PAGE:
RESULTS: Local tumor control was achieved in 103 patients (85.8%). Progression-free survival was 96% at 6 months, 87% at 12 months, and 74% at 24 months. Recurrence most commonly occurred deep in the cavity (65%) outside the planned treatment volume (PTV) margin (53%). PTV, cavity diameter, and a margin dose < 16 Gy significantly correlated with local failure. For patients with PTVs ≥ 8.0 cm3, local progression-free survival declined to 93% at 6 months, 83% at 12 months, and 65% at 24 months. Development or progression of distant metastases occurred in 40% of patients. Whole-brain radiation therapy was not associated with improved local control.
CONCLUSION: Resection bed SRS for brain metastases provided excellent local control. The cavity PTV is predictive of tumor control. Because failure usually occurs outside the PTV, inclusion of a judicious 2- to 3-mm margin beyond the area of postoperative enhancement may be prudent.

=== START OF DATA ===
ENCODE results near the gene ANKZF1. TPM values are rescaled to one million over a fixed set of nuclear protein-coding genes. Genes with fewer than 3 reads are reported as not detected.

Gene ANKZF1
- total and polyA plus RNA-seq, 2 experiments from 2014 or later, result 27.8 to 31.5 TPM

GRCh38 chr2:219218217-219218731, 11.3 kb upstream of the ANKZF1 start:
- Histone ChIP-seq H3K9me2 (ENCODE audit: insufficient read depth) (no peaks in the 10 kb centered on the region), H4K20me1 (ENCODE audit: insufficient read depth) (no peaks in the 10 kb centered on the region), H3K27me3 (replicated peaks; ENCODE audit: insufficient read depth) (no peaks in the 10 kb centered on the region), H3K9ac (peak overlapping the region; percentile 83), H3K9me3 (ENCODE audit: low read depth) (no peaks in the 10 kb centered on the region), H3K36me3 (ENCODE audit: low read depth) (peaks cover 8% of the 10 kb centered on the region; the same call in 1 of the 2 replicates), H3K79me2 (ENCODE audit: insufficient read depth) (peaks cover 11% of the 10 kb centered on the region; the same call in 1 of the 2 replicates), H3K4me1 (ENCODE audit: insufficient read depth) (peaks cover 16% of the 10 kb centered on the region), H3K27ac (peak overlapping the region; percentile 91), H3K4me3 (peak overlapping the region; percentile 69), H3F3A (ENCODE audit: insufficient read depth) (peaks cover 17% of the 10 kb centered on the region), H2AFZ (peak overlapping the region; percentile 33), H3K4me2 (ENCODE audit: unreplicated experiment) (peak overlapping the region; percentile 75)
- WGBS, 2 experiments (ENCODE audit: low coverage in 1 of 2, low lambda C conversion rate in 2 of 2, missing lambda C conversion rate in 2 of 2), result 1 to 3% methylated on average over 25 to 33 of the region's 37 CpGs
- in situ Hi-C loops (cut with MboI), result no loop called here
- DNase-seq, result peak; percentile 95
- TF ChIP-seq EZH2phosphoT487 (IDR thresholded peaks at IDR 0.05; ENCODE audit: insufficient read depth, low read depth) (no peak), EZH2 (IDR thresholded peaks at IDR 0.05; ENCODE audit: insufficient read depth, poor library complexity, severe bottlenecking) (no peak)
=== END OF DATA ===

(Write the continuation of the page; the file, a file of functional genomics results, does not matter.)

ABBREVIATIONS: ARE, adverse radiation effect
PTV, planned treatment volume
SRS, stereotactic radiosurgery
WBRT, whole-brain radiation therapy
Stereotactic radiosurgery (SRS) has a growing role in the management of brain metastases. Evidence of the efficacy of SRS as the primary intervention for brain metastases is convincing.1-9 The need for frequent visits when undergoing fractionated external beam radiation therapy is avoided, as are neurocognitive sequelae associated with whole-brain radiation therapy (WBRT).7,10,11 Gross total resection of symptomatic larger volume tumors remains the best option in patients eligible for craniotomy and removal. Historically, retrospective and randomized, prospective, controlled studies have shown local tumor control in 70% to 90% of patients who underwent WBRT12-16 after initial resection. Increasing evidence indicates that tumor bed SRS provides equal or superior local tumor control without the late toxicity of WBRT and that distant failure can be managed by repeat SRS.17-22